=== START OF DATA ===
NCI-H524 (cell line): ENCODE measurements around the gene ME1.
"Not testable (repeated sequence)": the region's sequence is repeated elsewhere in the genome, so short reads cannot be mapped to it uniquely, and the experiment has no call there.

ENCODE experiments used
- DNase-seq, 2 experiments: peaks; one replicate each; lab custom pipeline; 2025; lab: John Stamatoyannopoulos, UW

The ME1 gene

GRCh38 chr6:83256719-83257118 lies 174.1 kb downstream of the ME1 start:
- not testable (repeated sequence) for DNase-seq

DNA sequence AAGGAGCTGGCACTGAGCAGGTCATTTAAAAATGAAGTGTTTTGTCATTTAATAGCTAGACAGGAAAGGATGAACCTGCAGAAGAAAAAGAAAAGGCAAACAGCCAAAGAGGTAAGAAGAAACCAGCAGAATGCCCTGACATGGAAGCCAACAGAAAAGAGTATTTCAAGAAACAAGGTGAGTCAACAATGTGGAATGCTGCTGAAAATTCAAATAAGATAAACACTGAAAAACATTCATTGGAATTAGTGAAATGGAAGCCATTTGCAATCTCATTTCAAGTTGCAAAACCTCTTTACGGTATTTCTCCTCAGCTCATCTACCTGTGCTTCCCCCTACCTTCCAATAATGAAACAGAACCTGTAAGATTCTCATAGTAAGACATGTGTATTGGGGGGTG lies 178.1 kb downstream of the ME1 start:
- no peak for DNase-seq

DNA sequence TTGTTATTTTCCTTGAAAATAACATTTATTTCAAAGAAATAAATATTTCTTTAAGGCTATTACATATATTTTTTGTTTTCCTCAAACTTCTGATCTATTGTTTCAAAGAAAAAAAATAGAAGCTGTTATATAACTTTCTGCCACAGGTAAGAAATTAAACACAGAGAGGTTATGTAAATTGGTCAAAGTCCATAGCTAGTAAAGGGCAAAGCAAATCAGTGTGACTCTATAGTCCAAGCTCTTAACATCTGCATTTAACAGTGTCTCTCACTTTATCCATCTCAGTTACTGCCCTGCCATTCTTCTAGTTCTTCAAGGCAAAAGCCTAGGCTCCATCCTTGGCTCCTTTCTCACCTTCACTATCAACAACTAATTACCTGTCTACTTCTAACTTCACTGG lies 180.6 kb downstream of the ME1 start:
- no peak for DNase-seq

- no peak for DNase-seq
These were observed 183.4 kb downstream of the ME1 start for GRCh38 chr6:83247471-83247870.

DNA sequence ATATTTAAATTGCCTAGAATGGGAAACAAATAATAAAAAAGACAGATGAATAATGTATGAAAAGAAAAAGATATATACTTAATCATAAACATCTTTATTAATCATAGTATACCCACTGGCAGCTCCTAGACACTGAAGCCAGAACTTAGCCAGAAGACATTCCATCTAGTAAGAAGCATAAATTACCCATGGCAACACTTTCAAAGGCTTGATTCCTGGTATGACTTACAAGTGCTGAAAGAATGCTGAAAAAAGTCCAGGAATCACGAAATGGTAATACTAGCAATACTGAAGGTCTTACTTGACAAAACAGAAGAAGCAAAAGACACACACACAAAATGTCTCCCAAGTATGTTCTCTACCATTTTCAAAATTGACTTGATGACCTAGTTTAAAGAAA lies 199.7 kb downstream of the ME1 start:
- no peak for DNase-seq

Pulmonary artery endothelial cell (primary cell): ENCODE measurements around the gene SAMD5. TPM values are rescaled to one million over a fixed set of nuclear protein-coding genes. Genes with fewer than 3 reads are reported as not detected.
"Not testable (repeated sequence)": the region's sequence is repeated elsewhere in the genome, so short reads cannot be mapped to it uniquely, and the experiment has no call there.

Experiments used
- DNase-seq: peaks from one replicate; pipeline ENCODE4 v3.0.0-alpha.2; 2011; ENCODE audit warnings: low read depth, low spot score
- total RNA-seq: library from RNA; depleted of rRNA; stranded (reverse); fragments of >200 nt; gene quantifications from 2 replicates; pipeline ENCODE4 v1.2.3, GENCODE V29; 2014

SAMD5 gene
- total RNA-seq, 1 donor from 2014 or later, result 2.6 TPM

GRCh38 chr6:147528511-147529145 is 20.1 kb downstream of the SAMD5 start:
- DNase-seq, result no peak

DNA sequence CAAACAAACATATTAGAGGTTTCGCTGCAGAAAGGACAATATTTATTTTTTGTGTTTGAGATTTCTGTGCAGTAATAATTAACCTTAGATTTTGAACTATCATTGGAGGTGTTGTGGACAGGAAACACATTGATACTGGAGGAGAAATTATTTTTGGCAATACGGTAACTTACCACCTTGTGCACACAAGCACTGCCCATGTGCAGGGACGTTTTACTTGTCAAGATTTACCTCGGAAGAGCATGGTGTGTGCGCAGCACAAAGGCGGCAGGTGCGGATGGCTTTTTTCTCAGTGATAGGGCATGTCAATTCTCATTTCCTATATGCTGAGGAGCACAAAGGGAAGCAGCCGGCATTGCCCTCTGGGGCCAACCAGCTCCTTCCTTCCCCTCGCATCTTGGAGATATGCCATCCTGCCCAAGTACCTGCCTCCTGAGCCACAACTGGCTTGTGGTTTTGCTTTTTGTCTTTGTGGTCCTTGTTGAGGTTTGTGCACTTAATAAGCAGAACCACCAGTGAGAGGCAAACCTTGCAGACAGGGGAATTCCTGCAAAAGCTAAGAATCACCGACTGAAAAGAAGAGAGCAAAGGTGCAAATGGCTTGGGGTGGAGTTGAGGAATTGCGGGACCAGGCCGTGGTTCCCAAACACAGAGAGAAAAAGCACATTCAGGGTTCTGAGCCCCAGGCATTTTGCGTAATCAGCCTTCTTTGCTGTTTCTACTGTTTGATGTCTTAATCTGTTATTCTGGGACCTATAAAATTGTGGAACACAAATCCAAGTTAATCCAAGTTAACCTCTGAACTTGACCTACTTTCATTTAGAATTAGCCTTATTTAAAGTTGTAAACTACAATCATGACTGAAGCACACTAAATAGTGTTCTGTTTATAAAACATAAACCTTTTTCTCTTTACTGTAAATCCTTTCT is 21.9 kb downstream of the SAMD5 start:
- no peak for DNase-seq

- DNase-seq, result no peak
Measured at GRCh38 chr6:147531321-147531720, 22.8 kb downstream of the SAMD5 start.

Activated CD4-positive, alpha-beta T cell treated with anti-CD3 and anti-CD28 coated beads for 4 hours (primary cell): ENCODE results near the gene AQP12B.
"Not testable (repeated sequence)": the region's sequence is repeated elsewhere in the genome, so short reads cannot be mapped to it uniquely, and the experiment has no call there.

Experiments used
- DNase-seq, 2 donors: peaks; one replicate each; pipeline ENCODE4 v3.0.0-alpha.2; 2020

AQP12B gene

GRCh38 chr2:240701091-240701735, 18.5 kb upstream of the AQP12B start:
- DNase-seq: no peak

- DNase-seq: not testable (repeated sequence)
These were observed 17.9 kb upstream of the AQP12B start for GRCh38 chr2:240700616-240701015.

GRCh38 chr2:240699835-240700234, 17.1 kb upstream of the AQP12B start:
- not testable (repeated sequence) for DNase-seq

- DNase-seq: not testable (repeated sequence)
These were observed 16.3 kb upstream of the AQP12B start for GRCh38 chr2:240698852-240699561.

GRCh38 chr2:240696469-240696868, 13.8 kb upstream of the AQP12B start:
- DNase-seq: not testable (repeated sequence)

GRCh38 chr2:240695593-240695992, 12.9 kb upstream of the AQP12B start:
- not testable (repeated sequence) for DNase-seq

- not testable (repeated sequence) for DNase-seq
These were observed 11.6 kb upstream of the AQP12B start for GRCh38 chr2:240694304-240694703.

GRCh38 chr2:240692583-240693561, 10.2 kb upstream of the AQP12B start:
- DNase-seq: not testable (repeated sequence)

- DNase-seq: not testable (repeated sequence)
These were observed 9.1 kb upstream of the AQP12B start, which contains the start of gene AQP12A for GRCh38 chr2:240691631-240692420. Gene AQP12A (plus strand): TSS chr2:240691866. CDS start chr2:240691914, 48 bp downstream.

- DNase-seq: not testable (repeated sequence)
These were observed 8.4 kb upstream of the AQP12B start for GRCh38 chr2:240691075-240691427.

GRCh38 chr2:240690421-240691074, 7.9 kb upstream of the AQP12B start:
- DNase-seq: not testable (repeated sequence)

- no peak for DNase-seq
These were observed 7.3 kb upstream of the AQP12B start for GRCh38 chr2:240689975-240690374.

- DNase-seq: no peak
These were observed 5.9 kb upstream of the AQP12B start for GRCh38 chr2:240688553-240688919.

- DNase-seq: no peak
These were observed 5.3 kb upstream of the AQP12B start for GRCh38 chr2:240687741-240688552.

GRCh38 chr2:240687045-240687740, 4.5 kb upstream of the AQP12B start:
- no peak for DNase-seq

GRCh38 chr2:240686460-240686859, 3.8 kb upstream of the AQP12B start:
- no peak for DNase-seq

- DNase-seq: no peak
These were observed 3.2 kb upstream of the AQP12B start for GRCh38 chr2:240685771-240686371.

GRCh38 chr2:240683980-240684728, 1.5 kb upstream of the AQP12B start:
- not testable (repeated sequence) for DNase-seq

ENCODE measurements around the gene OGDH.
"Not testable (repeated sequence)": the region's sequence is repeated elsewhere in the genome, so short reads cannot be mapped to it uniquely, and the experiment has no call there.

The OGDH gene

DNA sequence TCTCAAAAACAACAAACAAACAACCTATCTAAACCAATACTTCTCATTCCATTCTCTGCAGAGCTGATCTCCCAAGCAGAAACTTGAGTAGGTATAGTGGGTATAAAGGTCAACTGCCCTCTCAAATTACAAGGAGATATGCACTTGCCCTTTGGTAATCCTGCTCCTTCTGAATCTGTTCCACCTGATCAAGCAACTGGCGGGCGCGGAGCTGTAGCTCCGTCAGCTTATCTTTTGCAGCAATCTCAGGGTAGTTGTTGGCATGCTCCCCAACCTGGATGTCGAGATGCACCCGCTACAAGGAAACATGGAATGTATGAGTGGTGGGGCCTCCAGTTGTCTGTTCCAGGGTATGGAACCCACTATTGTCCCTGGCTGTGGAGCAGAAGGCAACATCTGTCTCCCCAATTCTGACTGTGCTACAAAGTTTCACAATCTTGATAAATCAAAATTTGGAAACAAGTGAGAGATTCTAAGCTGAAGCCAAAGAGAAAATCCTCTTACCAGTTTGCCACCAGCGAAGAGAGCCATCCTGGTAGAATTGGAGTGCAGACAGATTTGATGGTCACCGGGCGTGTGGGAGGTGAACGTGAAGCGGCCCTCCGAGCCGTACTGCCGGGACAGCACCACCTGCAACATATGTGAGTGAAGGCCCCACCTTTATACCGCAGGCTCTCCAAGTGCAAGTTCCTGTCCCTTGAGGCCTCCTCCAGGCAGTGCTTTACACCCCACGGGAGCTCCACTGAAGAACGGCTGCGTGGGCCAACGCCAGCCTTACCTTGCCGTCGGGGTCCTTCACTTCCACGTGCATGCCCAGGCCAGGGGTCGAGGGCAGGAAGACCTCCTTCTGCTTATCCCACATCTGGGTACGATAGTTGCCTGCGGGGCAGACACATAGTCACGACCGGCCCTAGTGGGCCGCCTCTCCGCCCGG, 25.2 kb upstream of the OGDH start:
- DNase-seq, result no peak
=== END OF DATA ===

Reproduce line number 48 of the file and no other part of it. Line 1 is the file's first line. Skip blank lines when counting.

GRCh38 chr2:240692583-240693561, 10.2 kb upstream of the AQP12B start: